What to know before choosing an assisted living community option for aging loved ones

Interest in senior living communities skyrockets during and after the holidays, according to a senior living expert who has advice for families considering whether an elderly loved one needs help.

“The adult children all get together, they all see what’s going on, and they basically agree that either immediately or right after the holidays, they’ll start looking at options … that’s what happens every year,” said Andrew Carle, a faculty member at the Program in Senior Living Administration at Georgetown University.

Looking to move a loved one out of his or her home involves myriad options.

“First of all, understand the difference between a professionally managed senior living community, and one that is may be more of a ‘mom and pop,’ that doesn’t mean that some of the mom and pops aren’t good,” Carle said. “But it’s a difference between, you know, Starbucks, where you know what you’re going to get, and Joe’s coffee shop where maybe the coffee is good, but maybe it’s not.”

The professionally managed ones are the very large national providers, such as Life Care Services, Brookdale, Sunrise Senior Living. Carle recommends beginning your search with large national providers that, at least in theory, have the resources to perform well.



Maryland, Virginia and D.C. all have licensing survey results of facilities publicly available.

“You’re not looking for a perfect score,” Carle said. “There’s sometimes these little things that are fixed before the surveyor even leaves. You’re looking for major deficiencies, (such as) major staffing things, fines — if they’ve ever been fined, and how recently have they been fined? A fine from 10 years ago maybe isn’t relevant, but how are they doing today?”

Carle, who has been designing memory cares for 25 years, describes it as the ICU of senior living, and probably the most complicated.

“Memory care services vary dramatically in this country,” he said. “Some of the providers have gotten very, very good at it. Some basically just put up a keypad secured door entrance and not much else.”

Carle recently designed the new Shenandoah Memory Care at The Virginian in Fairfax, that won the Environments for Aging gold award as the best senior living renovation remodel project in the nation last year.

While he says it’s near capacity for residents, “I would say go to The Virginian and see what the memory care looks like there. So, you can at least compare it to something that just won a national award. You really, really need to understand the difference in memory care.”

When it comes to dementia and Alzheimer’s disease, a person’s needs change at different stages of the disease — and each family’s situation is unique.

“There is no one-size-fits all formula when it comes to Alzheimer’s care,” said Cindy Schelhorn, Senior Director of Communications and Marketing with the Alzheimer’s Association National Capital Area Chapter. “The Alzheimer’s Association is here to help. Visit our Care Options webpage to learn about different types of care and how to choose care providers.”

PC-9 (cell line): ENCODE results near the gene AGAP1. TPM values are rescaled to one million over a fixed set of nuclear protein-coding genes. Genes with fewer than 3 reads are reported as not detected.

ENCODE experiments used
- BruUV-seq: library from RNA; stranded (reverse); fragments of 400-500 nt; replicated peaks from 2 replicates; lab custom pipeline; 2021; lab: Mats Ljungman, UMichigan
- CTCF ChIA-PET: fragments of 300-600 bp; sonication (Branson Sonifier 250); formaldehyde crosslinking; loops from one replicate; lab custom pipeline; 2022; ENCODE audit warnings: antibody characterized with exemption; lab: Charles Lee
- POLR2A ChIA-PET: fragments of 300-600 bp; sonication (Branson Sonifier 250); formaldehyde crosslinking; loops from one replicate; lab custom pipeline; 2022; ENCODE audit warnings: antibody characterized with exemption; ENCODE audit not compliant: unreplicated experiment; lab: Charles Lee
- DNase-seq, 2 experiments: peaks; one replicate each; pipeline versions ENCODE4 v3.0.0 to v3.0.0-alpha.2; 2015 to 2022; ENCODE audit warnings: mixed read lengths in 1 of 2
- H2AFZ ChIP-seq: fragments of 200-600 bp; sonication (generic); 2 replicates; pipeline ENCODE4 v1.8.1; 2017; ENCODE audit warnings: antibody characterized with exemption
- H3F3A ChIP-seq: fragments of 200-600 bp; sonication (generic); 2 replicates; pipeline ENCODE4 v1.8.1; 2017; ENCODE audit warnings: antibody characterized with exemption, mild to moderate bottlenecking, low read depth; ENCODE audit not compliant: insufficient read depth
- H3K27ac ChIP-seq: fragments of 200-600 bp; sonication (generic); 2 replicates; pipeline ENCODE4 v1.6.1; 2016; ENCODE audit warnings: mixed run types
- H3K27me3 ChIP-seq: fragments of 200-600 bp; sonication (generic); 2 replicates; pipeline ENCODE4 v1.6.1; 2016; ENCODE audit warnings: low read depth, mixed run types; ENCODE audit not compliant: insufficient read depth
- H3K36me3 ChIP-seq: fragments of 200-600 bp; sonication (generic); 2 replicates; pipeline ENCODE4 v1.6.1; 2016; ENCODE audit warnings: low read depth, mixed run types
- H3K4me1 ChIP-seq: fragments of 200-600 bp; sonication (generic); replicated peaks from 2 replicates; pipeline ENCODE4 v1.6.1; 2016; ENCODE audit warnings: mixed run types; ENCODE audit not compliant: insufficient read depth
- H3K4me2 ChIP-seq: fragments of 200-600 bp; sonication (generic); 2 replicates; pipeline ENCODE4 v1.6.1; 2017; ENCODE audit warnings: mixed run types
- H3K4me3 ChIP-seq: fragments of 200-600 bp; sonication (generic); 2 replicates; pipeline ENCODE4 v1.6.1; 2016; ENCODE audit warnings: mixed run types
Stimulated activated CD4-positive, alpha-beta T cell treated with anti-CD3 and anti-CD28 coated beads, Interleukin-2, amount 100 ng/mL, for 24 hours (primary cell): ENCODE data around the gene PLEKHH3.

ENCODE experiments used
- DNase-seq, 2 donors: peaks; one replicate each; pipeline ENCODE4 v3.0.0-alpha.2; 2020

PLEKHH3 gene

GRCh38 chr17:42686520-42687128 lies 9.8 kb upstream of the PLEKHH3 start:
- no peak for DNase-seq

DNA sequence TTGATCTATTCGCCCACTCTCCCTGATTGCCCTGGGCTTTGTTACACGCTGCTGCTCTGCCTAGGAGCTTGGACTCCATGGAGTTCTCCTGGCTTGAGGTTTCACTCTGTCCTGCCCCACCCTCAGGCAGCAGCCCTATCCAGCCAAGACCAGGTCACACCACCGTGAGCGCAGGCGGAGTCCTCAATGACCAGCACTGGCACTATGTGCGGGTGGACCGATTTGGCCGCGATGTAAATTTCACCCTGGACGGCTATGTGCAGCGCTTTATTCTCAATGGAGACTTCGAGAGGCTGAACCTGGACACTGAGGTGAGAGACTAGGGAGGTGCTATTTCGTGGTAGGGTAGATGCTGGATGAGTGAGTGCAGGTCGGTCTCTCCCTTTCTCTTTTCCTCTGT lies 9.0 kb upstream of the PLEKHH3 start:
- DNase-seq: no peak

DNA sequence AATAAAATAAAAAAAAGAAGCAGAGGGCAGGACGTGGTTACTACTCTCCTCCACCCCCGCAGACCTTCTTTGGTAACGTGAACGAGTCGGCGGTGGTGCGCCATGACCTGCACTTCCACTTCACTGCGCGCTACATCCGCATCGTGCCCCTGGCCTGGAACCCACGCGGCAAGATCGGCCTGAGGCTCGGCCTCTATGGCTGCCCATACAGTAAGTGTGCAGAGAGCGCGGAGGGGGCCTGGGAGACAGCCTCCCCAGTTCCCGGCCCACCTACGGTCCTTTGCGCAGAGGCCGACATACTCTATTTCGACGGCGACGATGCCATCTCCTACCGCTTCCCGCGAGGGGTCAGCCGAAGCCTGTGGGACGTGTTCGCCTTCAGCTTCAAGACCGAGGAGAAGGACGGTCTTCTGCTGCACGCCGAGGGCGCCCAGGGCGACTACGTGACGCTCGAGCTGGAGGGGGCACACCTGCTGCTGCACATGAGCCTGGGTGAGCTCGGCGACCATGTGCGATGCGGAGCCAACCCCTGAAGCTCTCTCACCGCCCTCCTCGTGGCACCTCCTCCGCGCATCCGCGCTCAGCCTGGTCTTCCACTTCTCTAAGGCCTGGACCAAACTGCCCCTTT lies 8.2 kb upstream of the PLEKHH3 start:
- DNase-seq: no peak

The group’s 24/7 help line at 800-272-3900 is staffed with specialists and master’s-level clinicians who can answer questions and provide assistance.

Before choosing an assisted living facility of any kind, Carle recommends making multiple visits.

  • Spend some time.
  • Visit on different days of the week and varied times.
  • Have a meal.
  • Chat with residents. If they’re not comfortable letting you chat with some folks that’s a red flag.
  • Ask to see the activities, life enrichment calendar.

“Pick out an activity that looks like it might be of interest to your mom,” Carle said. “Ask if you can visit during that activity to see what’s going on in the room, how many residents are attending, it’s one thing to have a calendar, it’s another thing to have residents routinely showing up for the activity.”

Consider a respite stay.

“Almost all these communities will let you move mom or dad in for — it’s usually a minimum of two weeks because there’s a lot of paperwork,” Carle said. “But two weeks to 30 days — this is a good chance for a family caregiver to take a break by the way and to let mom or dad know that they need a break.”

He said multiweek visits sometimes can change a reluctant person’s mind about transitioning into a new living situation.

“The mom or dad who insisted they would never leave their home when you come back to pick them up realizes they love the place, and they don’t want to go anywhere,” he said.

Are senior care facilities affordable?

Carle said assisted living for two to three years is a “big purchase” that should be carefully researched, but not an unaffordable one for any senior living in a home (they would sell that) they have owned for many years, and is likely paid for.

Kristi King

Kristi King is a veteran reporter who has been working in the WTOP newsroom since 1990. She covers everything from breaking news to consumer concerns and the latest medical developments.

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